Rare goose near Mysore excites bird lovers

Rare goose near Mysore excites bird lovers

Rare goose near Mysore excites bird lovers

The bird has been sighted along with a few bar headed geese, which were tagged in Mongolia by scientists to study the generally believed theory of spread of avian influenza.

A group of bird watchers on birding trip to Kagglipura lake have stumbled upon Greater White Fronted Goose, which is the first-ever record in entire South India. The solo bird sighted along with over 400 bar headed geese has been drawing bird lovers to the lake from far and nearby places.

“We had the first sighting. We thought it might be Greylag goose which had come along with these geese in 2007, but on closer observation we realised it is White Fronted Goose,” explained M Mohan Kumar, a bird watcher from Mysore.

The Mysore-based birders Thribuvan Ramachandra, Vijay Dutta, Supreeth, Chetan, Kiran and Tilak who have been together conducting water fowl census every year have recorded this sighting on 31 January, 2010 along with 422 bar headed geese.

The bird which breeds on Arctic Coast of Europe and Asia spends its winter in Western Europe, Black Sea, Caspian Sea to China and Iraq. “Though the bird is a regular visitor to some parts of North India, there is no record of it coming to Southern India. The last record was in Chilka Lake a few years ago,” said Mohan.

Bangalore-based Ornithologist M B Krishna, who agrees with him, says that the bird never migrates alone. “It might have mixed up with bar headed geese. It has never come before to this region. This is outside their normal distribution range,” he said.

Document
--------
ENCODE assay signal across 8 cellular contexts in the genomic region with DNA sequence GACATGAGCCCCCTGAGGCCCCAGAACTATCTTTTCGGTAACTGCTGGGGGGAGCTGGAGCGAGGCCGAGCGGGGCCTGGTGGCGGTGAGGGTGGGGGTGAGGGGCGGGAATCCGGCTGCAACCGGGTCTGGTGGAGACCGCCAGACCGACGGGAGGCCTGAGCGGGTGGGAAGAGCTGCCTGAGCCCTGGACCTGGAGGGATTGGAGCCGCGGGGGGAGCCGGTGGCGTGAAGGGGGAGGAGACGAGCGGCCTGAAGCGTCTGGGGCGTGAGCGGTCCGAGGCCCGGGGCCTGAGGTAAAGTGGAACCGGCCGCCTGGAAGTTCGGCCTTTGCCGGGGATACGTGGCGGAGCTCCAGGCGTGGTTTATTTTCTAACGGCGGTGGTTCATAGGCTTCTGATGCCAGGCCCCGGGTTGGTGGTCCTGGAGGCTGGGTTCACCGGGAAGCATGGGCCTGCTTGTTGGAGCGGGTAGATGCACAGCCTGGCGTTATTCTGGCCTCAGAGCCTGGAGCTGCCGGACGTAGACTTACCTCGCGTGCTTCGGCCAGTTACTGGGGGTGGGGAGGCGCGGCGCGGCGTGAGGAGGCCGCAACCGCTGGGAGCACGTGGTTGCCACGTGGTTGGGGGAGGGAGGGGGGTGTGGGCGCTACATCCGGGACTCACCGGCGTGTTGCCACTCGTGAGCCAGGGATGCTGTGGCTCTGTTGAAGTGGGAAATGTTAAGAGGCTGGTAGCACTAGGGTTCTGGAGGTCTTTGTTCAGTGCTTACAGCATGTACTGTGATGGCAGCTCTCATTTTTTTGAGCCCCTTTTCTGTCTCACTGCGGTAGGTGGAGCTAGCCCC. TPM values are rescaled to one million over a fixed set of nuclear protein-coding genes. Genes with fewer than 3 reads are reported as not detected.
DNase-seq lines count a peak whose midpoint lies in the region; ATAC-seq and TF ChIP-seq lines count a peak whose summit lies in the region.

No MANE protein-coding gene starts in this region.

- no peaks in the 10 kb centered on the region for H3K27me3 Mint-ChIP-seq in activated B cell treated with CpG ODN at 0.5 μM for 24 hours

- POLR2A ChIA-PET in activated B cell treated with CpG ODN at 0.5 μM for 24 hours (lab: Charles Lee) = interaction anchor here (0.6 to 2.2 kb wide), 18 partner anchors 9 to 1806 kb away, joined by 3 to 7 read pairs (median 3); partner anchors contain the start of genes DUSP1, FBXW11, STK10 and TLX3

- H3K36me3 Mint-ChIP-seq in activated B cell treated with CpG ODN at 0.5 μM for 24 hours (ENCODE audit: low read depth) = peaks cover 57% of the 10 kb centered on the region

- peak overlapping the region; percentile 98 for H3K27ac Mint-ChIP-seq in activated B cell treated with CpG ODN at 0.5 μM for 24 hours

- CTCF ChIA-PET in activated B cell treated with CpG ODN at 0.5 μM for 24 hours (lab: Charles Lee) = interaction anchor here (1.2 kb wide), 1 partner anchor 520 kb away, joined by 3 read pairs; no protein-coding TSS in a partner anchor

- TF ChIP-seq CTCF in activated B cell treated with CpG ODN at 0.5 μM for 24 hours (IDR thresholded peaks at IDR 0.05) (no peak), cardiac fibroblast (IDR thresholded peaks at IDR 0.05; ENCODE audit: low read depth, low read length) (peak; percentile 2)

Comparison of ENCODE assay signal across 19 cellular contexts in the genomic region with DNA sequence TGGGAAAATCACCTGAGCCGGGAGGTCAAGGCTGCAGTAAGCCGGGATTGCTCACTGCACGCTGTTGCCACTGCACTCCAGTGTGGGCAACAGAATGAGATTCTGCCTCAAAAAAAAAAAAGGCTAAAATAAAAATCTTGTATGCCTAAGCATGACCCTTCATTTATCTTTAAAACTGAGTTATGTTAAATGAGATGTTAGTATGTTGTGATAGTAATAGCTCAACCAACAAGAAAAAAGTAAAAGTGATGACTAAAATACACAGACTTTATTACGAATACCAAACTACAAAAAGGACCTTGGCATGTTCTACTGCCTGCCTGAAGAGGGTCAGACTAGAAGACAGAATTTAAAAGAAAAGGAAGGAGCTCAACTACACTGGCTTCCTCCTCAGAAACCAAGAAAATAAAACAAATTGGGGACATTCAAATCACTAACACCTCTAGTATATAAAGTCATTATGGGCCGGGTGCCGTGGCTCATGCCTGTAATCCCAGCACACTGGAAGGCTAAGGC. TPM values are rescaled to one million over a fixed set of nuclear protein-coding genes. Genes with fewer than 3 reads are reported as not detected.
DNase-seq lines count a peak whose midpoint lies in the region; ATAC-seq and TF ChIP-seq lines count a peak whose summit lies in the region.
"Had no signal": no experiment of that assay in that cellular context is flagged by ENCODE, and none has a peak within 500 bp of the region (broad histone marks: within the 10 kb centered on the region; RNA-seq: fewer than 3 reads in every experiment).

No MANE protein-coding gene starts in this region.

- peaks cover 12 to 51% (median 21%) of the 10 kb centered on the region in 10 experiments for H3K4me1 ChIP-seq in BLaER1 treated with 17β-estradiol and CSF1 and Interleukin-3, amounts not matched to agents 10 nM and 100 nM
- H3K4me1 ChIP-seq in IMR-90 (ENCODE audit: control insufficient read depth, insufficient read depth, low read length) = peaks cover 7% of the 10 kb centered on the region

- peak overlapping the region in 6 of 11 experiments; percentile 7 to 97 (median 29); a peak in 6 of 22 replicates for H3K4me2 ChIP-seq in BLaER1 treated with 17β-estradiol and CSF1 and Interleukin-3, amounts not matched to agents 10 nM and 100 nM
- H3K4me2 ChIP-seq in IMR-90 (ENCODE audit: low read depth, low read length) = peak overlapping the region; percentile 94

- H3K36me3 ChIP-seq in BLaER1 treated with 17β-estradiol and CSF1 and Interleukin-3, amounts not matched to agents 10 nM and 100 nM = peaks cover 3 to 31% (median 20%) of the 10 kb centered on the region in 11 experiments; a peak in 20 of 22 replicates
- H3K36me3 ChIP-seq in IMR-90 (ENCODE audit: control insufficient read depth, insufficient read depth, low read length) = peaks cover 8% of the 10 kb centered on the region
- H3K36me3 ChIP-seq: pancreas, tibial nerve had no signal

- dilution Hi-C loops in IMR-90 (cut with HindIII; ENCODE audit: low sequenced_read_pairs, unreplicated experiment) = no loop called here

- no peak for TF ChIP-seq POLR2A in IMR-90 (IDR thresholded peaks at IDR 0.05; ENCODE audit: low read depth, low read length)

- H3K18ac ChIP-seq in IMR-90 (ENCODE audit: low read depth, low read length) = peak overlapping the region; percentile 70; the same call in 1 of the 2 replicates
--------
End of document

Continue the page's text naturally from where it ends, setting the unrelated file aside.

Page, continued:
Measuring about 65-78 cm in length, these birds have a 130-165 cm wingspan. They have bright orange legs and mouse-coloured upper wing-coverts. The Greater White-fronted Goose is divided into five subspecies across the globe in cold places.

Geese with rings

Another sighting which has excited the bird lovers is the sighting of few ringed bar headed geese. As more surprise is in store, two birds ringed by well known wildlife veterinarian Martin Gilbert has been sighted at Kagglipura lake.

The bird watchers have photographed these two birds. One with bearing yellow tag engraved with V-0, which was ringed in 2009 and another green tag bearing H-77, ringed in July 2008 have been photographed in this lake. The birds, along with the over 400 geese, have migrated here. Gilbert an Associate Director WCS, Global Health Programme had tagged these birds in Mongolia.

The New York-based scientist had initiated the study the spread of avian influenza theory, which says it spreads from wild birds to poultry.  The theory has been proved baseless as it is very well known fact that Mongolia does not have poultry farms.

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